4. CHRIS JONES. He scored 13 points on 15 shots and while he worked hard defensively just didn't get the offense moving the way it needed to in order to challenge a team of Kentucky's quality. He had the team's only assist, but needed more. He took some wild jumpers that might as well have been turnovers. 

5. THE BENCH. This will be short, because in essence, there wasn't one for the Cardinals. Pitino essentially used two reserves, Mathiang and Aaron. The UK bench outscored U of L's 27-3. Anas Mahmoud did not play. Nor did Anton Gill. Quentin Snider played only one minute. Some of these players are going to have to develop into contributing roles, or it's going to be a long season for the Cardinals.

6. SHOOTING. Yes, UK deserves a ton of credit for the defense it played. A lot of times, no block is recorded, but a shot is altered. And that's especially the case when Willie Cauley-Stein is in the game. Still, the Cards went 0-for-4 on layups in the first half. Chances to score against UK are too hard to come by to blow what few opportunities you get at the rim when you create them.

7. ACTING. Jones had a second-half flop that was an all-timer, falling hard to the court after a rebound by Dakari Johnson. It was this blatant a flop: Manchester United has inquired about rights to Jones.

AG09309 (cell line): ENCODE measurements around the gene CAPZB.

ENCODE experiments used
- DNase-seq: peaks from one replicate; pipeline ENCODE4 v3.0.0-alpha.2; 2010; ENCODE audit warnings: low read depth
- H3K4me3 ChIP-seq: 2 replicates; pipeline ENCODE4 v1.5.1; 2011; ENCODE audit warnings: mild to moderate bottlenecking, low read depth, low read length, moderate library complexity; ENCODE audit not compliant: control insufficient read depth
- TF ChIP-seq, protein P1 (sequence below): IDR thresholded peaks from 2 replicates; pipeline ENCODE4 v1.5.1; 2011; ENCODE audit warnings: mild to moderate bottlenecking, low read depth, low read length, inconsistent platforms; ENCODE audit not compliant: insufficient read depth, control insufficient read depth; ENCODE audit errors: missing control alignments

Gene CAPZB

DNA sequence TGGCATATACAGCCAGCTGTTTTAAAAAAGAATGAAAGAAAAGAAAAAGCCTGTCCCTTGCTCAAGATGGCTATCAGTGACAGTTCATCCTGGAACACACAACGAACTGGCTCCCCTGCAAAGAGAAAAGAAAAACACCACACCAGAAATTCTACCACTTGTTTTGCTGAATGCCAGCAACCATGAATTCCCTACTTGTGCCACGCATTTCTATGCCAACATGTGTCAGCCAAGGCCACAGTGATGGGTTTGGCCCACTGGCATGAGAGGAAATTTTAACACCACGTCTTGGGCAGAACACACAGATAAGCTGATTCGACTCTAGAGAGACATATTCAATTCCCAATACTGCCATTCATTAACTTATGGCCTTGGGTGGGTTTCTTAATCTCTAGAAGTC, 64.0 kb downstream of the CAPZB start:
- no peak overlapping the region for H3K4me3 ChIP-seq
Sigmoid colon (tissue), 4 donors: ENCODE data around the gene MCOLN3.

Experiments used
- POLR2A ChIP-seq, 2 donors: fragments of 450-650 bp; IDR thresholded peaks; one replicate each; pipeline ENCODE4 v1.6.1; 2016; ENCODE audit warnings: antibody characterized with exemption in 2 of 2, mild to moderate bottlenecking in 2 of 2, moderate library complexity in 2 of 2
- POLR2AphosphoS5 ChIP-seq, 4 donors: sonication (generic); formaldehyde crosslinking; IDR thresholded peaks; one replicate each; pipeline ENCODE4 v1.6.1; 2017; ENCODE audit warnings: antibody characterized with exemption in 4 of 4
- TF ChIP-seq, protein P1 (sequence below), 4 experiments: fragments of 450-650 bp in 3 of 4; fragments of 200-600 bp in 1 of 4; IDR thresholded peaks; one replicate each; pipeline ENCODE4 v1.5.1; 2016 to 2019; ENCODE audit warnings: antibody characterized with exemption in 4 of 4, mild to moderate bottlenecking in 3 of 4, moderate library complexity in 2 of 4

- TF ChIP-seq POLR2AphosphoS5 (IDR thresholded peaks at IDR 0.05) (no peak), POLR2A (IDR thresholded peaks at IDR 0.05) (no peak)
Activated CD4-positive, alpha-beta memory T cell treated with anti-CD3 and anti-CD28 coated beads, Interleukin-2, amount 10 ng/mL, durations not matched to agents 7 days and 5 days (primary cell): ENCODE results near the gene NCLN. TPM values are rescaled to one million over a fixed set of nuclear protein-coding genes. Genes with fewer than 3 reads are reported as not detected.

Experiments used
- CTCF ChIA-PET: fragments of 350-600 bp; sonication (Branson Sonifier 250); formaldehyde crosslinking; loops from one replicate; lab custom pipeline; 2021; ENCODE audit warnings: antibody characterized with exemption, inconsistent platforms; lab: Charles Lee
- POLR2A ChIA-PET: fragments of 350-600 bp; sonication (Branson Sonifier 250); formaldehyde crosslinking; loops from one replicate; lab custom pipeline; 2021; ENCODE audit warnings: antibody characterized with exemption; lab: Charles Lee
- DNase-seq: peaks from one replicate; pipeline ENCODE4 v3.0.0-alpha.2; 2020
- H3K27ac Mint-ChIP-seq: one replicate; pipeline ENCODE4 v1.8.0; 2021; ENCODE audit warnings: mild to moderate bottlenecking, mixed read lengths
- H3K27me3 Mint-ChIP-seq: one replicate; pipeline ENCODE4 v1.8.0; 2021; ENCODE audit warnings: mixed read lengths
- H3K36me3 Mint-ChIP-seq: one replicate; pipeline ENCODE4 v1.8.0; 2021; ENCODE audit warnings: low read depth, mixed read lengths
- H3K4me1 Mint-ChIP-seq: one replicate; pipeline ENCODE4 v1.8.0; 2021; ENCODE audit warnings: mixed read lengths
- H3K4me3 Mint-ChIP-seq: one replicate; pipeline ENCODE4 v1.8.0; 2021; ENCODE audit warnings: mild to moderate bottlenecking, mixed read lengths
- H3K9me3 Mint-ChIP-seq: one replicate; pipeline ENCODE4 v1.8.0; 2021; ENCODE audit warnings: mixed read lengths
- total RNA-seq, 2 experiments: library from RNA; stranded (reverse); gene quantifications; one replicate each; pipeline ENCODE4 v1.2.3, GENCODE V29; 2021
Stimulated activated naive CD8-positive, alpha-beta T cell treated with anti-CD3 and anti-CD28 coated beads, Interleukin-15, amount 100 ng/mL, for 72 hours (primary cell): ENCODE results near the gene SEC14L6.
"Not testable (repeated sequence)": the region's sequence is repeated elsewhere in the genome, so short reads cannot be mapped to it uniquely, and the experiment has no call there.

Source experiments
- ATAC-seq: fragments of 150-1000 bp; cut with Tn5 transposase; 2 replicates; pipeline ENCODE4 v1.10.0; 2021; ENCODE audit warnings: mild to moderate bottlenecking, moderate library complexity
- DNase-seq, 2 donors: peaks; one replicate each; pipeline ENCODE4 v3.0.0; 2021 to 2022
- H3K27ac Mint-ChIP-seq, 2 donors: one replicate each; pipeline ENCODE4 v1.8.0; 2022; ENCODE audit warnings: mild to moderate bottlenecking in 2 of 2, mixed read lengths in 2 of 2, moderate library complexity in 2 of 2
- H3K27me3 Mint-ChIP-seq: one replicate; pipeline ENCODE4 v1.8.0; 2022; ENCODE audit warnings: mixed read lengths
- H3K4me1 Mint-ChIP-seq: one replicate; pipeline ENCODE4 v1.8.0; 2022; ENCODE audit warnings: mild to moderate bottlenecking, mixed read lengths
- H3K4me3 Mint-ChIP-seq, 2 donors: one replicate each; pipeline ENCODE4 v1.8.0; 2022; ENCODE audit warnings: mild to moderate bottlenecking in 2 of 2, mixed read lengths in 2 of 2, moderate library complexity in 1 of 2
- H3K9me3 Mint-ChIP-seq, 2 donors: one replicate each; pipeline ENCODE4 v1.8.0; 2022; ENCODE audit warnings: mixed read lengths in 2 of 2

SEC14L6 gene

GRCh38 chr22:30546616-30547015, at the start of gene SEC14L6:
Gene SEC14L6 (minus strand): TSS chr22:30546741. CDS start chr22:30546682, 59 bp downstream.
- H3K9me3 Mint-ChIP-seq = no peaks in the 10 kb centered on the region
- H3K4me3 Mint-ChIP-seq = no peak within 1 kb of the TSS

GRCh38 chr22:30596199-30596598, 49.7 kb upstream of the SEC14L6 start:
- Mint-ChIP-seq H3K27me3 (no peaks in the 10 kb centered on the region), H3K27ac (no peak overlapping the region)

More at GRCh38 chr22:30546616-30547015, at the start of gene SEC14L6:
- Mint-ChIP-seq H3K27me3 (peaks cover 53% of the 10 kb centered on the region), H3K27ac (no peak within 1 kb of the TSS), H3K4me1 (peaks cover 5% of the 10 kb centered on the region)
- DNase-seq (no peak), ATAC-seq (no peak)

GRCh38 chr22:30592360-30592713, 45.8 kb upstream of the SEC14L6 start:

KENTUCKY

1. THE HARRISONS.
At one point, with UK up 50-42 late in the game, Calipari had to yell at Andrew Harrison for leaving the team huddle. On one late three, the entire Kentucky bench sprang to its feet, save for Harrison, who sulked on the bench. It shouldn't be overblown, but it does bear watching. Calipari knows, one of the few things that could seriously challenge his team is internal dissension. Expect him to step in and do something to address this quickly. He already was about that business after the game.

“They are not machines, they are not computers, Calipari said. “I told (Harrison) that I loved him and I had his back and that he is still my point guard. `Stop being down on yourself.' These kids, it's not fair being at Kentucky and what comes with it and what the expectations are. Then, everything you do is analyzed and it is not fair.”

2. LACK OF ATTACK. I don't want to say UK played too slow offensively, but in looking back at the game statistically, UK played slower than U of L on offense. A little bit quicker pace would've meant for more possessions, which likely would've meant a more comfortable scoring margin for the Wildcats. Still, that's something Calipari will have plenty of time to work on in the new year.

3. TURNOVERS. Three Wildcats had four or more turnovers, and it wasn't until freshman Tyler Ulis took the reins of the offense that things settled down. Andrew Harrison had six by himself. Again, it's nitpicking, and something that hasn't been a big problem for the Wildcats this season, but in looking at the handful of teams that might have a chance to derail UK at the season's end, it's something Calipari will want to watch going forward.